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OUT OF THE DARKNESS.

Random Jottings about Men…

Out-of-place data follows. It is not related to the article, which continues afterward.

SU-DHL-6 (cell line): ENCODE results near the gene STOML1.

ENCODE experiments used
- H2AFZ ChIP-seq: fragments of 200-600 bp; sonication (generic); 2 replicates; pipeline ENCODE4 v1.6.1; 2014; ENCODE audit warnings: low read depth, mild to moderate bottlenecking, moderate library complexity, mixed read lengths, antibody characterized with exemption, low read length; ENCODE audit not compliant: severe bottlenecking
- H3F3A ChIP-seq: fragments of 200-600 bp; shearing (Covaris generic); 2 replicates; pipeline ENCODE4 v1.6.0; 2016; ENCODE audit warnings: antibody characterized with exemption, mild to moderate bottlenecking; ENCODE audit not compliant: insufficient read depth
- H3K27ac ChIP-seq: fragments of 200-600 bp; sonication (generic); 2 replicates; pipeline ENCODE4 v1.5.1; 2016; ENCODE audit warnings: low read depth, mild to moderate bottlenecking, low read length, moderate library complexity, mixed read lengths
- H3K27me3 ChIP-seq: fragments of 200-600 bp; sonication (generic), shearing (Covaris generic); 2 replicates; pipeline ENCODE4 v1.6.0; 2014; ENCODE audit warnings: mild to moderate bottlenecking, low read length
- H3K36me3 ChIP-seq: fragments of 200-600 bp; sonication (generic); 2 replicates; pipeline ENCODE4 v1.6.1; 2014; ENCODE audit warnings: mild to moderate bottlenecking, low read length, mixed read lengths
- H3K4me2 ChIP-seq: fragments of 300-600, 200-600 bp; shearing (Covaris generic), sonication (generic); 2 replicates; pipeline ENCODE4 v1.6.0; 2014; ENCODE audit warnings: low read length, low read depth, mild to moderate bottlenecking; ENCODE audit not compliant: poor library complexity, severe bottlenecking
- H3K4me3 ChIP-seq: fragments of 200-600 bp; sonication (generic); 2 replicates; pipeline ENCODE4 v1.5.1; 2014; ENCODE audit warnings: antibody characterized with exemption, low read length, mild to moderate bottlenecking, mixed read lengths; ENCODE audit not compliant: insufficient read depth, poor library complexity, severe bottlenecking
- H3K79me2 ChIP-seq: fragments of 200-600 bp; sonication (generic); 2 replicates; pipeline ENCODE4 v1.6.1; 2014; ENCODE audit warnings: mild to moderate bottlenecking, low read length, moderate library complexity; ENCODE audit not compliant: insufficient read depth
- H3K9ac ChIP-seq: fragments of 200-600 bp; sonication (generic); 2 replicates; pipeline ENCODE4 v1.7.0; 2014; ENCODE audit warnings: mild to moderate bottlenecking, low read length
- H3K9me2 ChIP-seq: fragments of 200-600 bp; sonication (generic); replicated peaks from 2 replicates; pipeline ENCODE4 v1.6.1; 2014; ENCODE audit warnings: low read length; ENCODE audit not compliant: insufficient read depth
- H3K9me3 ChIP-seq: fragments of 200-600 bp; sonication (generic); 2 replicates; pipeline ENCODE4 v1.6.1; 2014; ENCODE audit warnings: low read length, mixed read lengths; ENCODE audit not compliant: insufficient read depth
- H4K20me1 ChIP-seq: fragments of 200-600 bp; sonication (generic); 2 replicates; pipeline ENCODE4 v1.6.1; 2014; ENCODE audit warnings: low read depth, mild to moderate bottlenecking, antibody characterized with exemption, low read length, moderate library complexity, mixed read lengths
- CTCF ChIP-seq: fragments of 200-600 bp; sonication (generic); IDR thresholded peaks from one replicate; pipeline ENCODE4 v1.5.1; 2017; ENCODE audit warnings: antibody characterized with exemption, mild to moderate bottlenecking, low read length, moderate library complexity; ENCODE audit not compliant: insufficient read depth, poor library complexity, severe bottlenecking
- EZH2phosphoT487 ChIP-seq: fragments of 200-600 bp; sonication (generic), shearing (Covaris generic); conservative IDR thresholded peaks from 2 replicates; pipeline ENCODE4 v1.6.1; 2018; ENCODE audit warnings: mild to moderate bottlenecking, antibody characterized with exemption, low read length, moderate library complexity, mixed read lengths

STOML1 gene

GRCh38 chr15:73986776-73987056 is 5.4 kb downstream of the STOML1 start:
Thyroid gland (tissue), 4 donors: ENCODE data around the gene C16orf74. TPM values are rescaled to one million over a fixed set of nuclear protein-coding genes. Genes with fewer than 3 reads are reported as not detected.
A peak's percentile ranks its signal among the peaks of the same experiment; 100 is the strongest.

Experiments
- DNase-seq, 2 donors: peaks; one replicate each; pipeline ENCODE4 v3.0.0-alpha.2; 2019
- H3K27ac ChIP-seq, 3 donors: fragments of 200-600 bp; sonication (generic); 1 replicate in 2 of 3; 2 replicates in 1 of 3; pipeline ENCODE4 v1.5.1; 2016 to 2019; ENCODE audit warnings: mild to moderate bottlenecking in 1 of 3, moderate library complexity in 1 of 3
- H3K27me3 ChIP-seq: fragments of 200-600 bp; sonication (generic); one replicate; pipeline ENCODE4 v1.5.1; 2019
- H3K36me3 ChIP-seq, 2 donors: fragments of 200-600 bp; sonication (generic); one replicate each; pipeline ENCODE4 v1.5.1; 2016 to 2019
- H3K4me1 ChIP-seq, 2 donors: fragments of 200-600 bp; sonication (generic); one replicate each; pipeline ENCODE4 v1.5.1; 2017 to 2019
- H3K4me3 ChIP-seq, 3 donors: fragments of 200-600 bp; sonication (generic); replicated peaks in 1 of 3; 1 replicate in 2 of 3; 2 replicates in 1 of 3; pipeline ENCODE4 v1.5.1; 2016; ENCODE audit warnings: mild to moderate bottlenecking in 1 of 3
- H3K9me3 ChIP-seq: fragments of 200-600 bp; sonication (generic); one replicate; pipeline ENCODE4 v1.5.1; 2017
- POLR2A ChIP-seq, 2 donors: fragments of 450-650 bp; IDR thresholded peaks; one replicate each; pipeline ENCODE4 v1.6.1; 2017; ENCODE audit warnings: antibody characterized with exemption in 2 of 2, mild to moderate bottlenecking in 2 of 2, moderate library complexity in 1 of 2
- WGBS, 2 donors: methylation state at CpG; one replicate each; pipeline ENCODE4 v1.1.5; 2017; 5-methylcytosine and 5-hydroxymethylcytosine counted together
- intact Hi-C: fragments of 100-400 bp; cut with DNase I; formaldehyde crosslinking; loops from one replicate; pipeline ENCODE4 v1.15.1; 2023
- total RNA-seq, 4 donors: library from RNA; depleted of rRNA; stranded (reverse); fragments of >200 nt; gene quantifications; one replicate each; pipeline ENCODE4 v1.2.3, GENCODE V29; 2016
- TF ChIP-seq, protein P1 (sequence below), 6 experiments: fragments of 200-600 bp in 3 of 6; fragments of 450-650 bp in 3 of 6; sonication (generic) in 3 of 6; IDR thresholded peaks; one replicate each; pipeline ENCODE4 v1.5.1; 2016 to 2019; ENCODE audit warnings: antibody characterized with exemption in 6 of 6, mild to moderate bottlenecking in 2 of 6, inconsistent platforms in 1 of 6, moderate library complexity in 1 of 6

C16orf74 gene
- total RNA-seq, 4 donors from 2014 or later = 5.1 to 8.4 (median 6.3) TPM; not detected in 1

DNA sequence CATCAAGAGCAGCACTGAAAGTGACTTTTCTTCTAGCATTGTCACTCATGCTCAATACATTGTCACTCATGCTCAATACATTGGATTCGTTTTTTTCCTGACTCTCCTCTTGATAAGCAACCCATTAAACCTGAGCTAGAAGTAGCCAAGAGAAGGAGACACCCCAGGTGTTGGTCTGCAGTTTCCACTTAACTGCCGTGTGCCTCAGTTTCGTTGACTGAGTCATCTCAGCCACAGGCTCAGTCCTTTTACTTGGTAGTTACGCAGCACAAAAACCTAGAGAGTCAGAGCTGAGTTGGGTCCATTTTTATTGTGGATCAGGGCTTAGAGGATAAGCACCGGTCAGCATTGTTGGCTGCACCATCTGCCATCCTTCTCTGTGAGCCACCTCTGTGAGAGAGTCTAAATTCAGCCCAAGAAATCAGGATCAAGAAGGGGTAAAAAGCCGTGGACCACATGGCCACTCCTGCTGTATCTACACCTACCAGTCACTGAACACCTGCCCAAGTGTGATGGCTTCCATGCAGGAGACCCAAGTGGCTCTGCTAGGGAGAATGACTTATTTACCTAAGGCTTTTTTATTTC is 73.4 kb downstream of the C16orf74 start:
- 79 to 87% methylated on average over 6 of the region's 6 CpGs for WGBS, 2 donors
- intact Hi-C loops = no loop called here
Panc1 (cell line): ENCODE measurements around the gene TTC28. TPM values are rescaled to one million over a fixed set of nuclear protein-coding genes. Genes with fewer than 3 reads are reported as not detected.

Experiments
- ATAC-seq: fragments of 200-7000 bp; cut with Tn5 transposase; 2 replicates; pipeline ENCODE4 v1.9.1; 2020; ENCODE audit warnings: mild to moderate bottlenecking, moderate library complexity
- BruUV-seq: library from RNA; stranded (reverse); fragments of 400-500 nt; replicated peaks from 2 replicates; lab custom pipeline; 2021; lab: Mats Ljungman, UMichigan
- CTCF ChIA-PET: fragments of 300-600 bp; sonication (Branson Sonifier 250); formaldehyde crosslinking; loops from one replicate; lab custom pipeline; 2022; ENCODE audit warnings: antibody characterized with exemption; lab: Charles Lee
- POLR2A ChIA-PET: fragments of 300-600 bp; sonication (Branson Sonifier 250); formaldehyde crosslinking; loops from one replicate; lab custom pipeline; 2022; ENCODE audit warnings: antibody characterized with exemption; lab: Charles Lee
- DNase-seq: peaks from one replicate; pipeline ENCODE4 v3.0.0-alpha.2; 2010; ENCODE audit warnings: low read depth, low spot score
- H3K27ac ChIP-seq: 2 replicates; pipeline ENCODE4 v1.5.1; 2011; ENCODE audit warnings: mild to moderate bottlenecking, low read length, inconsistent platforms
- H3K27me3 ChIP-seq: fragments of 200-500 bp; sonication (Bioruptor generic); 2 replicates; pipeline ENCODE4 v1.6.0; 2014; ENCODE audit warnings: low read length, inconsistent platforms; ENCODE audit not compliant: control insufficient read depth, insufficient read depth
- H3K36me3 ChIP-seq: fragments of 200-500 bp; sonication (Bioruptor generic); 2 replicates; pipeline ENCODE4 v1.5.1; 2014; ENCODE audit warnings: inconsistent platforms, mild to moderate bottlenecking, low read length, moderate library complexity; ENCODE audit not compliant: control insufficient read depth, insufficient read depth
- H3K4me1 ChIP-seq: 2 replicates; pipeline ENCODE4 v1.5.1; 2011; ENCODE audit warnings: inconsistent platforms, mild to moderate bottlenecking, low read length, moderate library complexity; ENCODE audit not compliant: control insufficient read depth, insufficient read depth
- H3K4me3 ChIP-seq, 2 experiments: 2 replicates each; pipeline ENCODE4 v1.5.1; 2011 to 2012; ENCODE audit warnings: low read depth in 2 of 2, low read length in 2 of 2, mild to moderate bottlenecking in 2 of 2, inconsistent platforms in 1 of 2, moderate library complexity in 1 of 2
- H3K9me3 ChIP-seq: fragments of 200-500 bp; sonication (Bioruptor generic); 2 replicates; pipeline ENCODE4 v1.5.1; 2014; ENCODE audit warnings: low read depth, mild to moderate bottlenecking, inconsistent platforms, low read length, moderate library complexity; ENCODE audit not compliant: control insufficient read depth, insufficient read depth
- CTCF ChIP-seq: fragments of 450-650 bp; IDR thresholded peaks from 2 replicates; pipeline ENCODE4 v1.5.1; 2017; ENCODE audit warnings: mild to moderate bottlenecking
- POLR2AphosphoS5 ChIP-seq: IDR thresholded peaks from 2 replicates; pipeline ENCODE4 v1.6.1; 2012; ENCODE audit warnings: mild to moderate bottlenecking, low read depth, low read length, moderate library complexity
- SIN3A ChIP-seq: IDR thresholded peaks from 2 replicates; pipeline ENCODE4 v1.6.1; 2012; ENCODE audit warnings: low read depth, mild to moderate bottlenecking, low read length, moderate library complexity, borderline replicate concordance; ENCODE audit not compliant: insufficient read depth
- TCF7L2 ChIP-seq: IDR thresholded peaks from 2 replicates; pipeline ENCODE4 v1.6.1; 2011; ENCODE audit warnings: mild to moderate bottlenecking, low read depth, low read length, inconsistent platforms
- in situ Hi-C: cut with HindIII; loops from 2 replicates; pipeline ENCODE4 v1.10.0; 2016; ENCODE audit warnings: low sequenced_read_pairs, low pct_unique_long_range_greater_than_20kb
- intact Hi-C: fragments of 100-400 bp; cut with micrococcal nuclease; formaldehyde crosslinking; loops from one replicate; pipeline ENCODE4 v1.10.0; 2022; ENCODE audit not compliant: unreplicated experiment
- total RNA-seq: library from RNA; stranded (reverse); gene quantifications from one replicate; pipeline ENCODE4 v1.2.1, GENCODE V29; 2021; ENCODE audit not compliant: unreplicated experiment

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BY THE WAY. Random Jottings about Men and Things. The essential purposes of No this war do not admit of com- Patching-up. promise.—Mr. Churchill. The American Army," said An a Prussian Minister, cannot I Oversight, swim and cannot fly; it will not come." But it is only German ships that cannot travel in the ordinary fashion just now. I Hardly ever have the Signifying members of the Reichstag Nothing." Majority influenced the course of things so little as now," says the Berliner Tageblatt. This is some- thing to boar in mind when they pass another of their pious Resolutions. The American troops upon Remem- the British section of the front bering." had their first real taste of war, appropriately enough, on Independence Day, and there was great com- petition to be among the select party which helped the Australians in the capture of Hamel. Some daring spirits borrowed Australian tunics and went through the affair in the guise of Anzacs. The Americans rushed to the attack with cries of "Lusi- tania," and there were perhaps Huns here a.nd there who were able to recognize in the word the sentence and doom of their country. In fining a temporary Ad- In thr miralty clerk E20 for talking Know." in a railway carriage about the movements of shipping, the Bow Street magistrate condemned the silly desire to pose before people as one who is "in the know." It is a very common weakness, but a highly dangerous one for those in public employment. The man or woman who is in the service of any com- batant office or war industry should take for his motto (improving Shakespeare a little), Give every man thine ear, but none thy voice." Jam, in Germany just now, A Table is made principally from Indelicacy. apples. I assisted once," says a Dutchman, "in jam-making in Germany, the process being to throw the apples into a large tank in the ground, where they are allowed to become sligntly rotten. They are then stirred until of a pulpy consist- J ency, after which the mess is extracted from the tank and disappears into the factory. What happens there no one knows, people being strictly forbidden to cross the threshold." Mr. Gompers, the leader of II Loyal American Labour, holds that Labour. no workman is entitled to strike in time of war unless he can claim the approval of his countrymen, who are facing death on his behalf and de- pendent for their safety upon his exertions. He says "We are fighting against involun- tary labour—against the enslavement of women and the mutilation of the lives and bodies of little children. Decide every in- dustrial question fully mindful of those men who are on the battle line, facing the enemies' guns, needing munitions of war to fight the battle for those of us back at home, doing work necessary but less hazardous. No strike ought to be inaugurated that cannot be justified to the men facing momentary death." The King has faced it all The King and with the calmness of one His People, trained in youtlj to encounter stormy seas. Those who have had the privilege to serve as his Ministers, during these four years, of all parties, can best testify to his undaunted courage under the most dismaying conditions, how in hours of anxiety he has watched all the vicissitudes of this terrible conflict and fulfilled in every sphere of council and action all the functions of a constitutional monarch in the hour of his country's peril. His constant thought for those who on land and sea are undergoing endless dangers for their country, his solici- tude, and that of the Queen, for those who are suffering pain for their native land, their tenderness for those who are bearing the more poignant ande enduring pangs of grief—all I 1 17) these have sunk deep into the hearts of the people, who will never forget."—Mr. Lloyd George. Lord J..ambonrne, as presi- One of the dent of the National Utility Helps. Rabbit Association, invites rabbit clubs and all interested in rabbit-keeping to become members of this association, whose aim is to increase largely and rapidly the number of utility rabbits in the country, thus assisting the food supply and creating subsidiary industries from by- products, such as fur. The association will expedite the supply, exchange, and distribu- tion of rabbits to its members, register pedi- gree stock, compile records and reports, give demonstrations, and undertake experimental work should funds permit. The Food Production Department will make a grant of £500 to meet initial expenses, provided that the association receives sufficient sup- port by voluntary contributions. The impor- tation of rabbits amounted before the war to between 2,000 and 3,000 tons annually, and in this respect the country should become self-supporting. The address of the National Utility Rabbit Association is 124, Victoria- street, Westminster. London, S.W.I. It is proposed to make A Day of August 4 (the anniversary of Remembrance our entrance into the war) a Day of Remembrance. The Lord Mayor of London has invited his fellow Lord Mayors and Mayors throughout the country to join with him in performing an act of simple homage on that day to all who have fallen in the war and to those who are now valiantly upholding our cause. The King recently expressed a wish that the anniver- 1 sary should be observed as a Day of Prayer, ? and as it falls on a Sunday there will hardly i be a church or chapel in the land where some reference will not be made from the pulpit. It has already been arranged that the Lord Mayor shall attend in his civic capacity a service in St. Paul's Cathedral, and he is now B inviting the Mayors to follow his example, so that every municipality may make formal acknowledgment of its debt to those who e have gone out from its borders to iight the battle of freedom. Moreover, it is suggested that in addition to the religious services there hshall be public gatherings of citizens, at which a common resolution will be passed, '° pledging all present to do their utmost that t so much heroic sacrifice shall not have been I made in vain.